Nor was Churchill shy about involving himself in American domestic politics when he felt British interests were at stake. Even before the United States entered the war, the Anglo-Americans adopted a ‘Europe First’ strategy, meaning that Germany’s defeat would take precedence over Japan’s.(4) After Pearl Harbor, and for much of the war, a vocal minority in Congress demanded that America’s military might should instead be used to deliver a ‘death-blow against the Japanese’. Worse, during Churchill’s May 1943 visit to Washington, one Democratic senator, Kentucky’s A. B. ‘Happy’ Chandler, falsely accused the British of doing little to contribute to Tokyo’s defeat. Scheduled to address a joint session of Congress, Churchill, as he later told his Cabinet colleagues, gave the sort of speech more commonly heard in Westminster than on Capitol Hill. ‘Let no one suggest that we British have not at least as great an interest as the United States in the unflinching and relentless waging of war against Japan’, he told the assembled members of Congress, who were soon ‘heartily with him’. Having won over his audience in much the same way as he did the House of Commons, the prime minister then rounded on Chandler, though not by name. ‘Lots of people’, he observed, ‘can make good plans for winning the war if they have not got to carry them out’. It was a pointed suggestion that in America one man, Franklin Roosevelt, already had that responsibility and it would be foolhardy to hand it over to anyone else. As FDR was already contemplating an unprecedented fourth campaign for the White House in a year’s time, Churchill’s intervention did not go unnoticed. The American newspaper columnist Drew Pearson later wrote: ‘it looks as if the Prime Minister had already laid the groundwork for ‘44'. More immediately, Churchill’s speech did nothing to change the minds of Chandler and the other critics of ‘Europe First’. But the policy didn’t change, either (pp. 160–1).

Although Churchill laid down the burdens of office amid the plaudits of the nation and the world, he remained in the House of Commons (declining a peerage) to become “father of the house” and even, in 1959, to fight and win yet another election. He also published another major work, A History of the English- Speaking Peoples, four volumes (1956–58). But his health declined, and his public appearances became rare. On April 9, 1963, he was accorded the unique distinction of having an honorary U.S. citizenship conferred on him by an act of Congress. His death at his London home in January 1965 was followed by a state funeral at which almost the whole world paid tribute. He was buried in the family grave in Bladon churchyard, Oxfordshire.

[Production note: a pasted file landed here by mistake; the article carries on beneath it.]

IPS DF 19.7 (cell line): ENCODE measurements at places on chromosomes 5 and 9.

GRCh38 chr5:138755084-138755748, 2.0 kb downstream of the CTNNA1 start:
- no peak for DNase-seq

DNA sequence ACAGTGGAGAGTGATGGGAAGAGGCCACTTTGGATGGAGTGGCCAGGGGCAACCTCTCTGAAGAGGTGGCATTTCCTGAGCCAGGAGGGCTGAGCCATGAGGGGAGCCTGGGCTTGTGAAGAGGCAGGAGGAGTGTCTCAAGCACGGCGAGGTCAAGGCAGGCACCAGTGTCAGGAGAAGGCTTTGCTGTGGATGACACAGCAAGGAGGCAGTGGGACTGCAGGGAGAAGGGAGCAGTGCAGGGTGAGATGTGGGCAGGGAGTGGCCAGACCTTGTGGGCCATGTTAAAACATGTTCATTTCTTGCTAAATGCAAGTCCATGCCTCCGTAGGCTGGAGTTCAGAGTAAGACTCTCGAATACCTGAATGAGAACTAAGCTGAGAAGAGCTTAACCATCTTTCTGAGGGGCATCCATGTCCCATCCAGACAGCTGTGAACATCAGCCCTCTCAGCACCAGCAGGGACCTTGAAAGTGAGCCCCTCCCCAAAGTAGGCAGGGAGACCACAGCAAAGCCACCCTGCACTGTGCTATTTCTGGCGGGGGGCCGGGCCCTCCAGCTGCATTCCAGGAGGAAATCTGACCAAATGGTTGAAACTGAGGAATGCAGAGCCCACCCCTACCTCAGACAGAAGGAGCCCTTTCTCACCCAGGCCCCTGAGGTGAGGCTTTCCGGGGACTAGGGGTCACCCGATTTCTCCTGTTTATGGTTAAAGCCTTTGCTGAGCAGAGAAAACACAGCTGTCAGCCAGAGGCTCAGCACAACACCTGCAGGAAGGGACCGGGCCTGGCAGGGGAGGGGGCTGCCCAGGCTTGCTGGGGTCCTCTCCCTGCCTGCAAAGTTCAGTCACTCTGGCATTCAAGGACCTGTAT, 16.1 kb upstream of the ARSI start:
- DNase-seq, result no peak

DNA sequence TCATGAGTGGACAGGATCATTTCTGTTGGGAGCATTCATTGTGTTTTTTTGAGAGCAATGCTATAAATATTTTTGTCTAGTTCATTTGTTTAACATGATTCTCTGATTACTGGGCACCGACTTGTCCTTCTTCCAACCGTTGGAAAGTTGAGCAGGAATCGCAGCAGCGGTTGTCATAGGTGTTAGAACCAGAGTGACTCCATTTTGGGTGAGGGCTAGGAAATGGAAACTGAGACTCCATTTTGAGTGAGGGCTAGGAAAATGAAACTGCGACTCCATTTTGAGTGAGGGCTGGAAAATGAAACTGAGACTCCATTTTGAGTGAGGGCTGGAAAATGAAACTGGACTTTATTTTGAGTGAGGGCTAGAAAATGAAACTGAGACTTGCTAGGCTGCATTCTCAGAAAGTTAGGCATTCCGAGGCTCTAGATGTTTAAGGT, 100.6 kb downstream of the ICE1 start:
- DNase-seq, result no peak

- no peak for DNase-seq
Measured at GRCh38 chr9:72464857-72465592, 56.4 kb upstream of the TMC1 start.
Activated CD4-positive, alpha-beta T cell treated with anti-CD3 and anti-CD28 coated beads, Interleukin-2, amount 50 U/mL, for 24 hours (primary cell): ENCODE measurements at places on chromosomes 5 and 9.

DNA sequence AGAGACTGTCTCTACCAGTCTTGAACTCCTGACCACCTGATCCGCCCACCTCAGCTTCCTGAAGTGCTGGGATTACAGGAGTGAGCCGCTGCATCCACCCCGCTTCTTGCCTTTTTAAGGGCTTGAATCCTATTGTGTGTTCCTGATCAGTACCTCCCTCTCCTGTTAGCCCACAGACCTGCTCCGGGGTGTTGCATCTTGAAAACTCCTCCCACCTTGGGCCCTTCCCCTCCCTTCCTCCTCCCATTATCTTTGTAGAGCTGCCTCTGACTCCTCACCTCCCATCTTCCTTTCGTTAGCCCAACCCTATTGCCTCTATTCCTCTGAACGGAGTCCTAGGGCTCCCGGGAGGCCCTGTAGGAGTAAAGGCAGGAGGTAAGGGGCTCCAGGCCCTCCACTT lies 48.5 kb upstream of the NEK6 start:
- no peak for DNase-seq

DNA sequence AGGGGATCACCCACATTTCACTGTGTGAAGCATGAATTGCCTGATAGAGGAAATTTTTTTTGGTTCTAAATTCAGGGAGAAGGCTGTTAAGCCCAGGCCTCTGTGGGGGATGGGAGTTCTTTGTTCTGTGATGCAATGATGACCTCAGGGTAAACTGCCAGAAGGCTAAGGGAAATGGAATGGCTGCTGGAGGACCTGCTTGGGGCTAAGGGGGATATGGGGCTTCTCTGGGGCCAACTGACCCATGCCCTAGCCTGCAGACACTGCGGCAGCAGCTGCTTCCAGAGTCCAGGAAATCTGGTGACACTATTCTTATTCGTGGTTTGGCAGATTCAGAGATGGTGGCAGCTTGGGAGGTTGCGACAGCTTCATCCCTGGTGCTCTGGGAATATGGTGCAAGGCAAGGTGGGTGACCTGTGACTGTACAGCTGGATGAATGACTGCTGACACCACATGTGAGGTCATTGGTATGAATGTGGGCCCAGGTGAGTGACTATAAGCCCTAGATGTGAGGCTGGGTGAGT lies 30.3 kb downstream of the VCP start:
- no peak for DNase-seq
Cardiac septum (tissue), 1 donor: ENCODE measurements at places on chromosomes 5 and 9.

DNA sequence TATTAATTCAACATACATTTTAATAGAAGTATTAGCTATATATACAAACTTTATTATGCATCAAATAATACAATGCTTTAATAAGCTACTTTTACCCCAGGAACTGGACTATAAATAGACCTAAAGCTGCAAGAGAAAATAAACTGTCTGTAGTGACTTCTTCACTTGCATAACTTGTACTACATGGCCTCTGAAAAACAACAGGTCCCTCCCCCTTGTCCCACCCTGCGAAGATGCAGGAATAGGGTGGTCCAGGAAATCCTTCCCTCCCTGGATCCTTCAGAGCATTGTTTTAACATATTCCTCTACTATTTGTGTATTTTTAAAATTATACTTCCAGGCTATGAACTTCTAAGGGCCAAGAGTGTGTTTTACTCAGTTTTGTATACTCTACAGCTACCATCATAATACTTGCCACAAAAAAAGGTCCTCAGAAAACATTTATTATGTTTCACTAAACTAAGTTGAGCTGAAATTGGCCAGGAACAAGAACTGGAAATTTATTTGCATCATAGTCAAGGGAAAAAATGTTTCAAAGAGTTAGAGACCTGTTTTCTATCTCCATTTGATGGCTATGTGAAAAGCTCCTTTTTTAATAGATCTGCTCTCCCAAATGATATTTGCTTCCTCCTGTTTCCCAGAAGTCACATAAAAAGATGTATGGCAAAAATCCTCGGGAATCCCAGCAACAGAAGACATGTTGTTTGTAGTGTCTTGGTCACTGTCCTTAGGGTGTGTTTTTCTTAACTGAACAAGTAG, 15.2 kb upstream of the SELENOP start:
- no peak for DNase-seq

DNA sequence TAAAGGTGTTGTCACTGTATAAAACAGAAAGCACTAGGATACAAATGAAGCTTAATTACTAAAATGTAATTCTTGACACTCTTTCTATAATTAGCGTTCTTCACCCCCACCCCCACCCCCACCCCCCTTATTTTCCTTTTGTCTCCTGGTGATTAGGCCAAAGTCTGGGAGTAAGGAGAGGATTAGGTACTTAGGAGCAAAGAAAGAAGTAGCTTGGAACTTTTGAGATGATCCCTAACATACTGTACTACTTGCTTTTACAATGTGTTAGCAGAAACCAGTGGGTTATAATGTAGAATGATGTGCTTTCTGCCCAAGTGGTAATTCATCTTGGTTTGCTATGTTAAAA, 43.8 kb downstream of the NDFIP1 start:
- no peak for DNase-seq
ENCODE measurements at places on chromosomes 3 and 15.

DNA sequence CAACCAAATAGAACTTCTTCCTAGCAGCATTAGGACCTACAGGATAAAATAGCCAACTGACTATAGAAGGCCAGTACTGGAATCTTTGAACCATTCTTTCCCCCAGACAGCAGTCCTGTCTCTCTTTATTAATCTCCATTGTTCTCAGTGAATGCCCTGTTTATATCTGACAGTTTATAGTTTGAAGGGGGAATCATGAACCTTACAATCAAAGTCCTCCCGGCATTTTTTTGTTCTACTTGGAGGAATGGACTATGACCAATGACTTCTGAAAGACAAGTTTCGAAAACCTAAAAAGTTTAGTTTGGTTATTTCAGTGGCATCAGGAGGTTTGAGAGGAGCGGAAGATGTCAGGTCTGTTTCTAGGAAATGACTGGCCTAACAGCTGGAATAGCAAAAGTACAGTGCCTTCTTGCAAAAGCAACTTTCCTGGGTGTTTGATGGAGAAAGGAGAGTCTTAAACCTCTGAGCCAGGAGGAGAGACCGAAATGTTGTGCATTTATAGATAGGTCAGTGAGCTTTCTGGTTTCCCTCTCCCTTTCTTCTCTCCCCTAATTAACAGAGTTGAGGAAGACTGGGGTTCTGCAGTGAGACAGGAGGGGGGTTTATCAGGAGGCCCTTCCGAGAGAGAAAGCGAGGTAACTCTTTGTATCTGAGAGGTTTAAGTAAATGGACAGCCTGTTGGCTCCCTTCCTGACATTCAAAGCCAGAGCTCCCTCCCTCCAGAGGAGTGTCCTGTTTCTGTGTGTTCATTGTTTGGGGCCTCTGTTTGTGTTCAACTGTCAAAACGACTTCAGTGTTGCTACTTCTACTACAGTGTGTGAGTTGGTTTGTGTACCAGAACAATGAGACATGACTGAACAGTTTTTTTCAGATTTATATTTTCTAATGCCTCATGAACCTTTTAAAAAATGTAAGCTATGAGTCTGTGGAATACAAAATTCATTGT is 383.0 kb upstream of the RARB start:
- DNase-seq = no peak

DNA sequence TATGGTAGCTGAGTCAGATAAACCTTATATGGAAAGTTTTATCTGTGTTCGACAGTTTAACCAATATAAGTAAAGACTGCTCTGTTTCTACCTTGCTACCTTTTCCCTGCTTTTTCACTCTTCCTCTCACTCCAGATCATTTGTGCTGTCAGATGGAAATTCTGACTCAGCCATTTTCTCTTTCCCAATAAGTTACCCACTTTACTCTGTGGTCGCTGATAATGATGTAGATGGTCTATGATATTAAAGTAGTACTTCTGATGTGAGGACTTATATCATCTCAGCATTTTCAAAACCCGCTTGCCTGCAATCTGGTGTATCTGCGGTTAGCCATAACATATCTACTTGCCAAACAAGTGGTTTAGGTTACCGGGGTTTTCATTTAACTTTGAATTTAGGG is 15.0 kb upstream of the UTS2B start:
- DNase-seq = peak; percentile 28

This was such a major speech because it helped convince the US government to focus on the European theatre of war thus helping Britain, rather than focusing on the pacific theatre. Churchill highlighted the common culture and language and his own American lineage by saying: “I cannot help reflecting that if my father had been American and my mother British, instead of the other way round, I might have got here on my own.”
From Stettin in the Baltic to Trieste in the Adriatic an iron curtain has descended across the continent. Behind that line lie all the capitals of the ancient states of Central and Eastern Europe: Warsaw, Berlin, Prague, Vienna, Belgrade, Bucharest, and Sofia. All of these famous cities and the populations lie in what I must call the Soviet sphere . . . .
I thank Professor Matthews for his review, and for the kind words of praise it contains. I am especially grateful for the close attention he has paid to the international dimension of the book, an aspect which other reviewers have not considered in such depth. However, although his criticisms raise serious issues, I am confident of answering all of them. Before I do so in detail, I will make some general points about the argument of the book, which Matthews appears not to have appreciated fully.
To make note of the complexity of the origins and responses to this wonderful speech by no means implies criticism of Churchill. Rather, it prompts us to rethink the factors that contributed to his oratorical success. He did not merely provide uplifting soundbites; he presented a factual and reasoned case, provided the public with new information and, crucially, provided them with the context necessary to understand it. He was willing to run the risk of depressing his audience if this would serve the greater purpose of bringing them into contact with reality; he did not attempt to win easy popularity by providing false hope. He followed this formula throughout the war, not always with complete success in terms of audience response, but with the ultimate achievement of establishing his credibility as someone who would deliver the facts no matter how unpalatable they might be. This is a lesson which modern orators will do well to follow.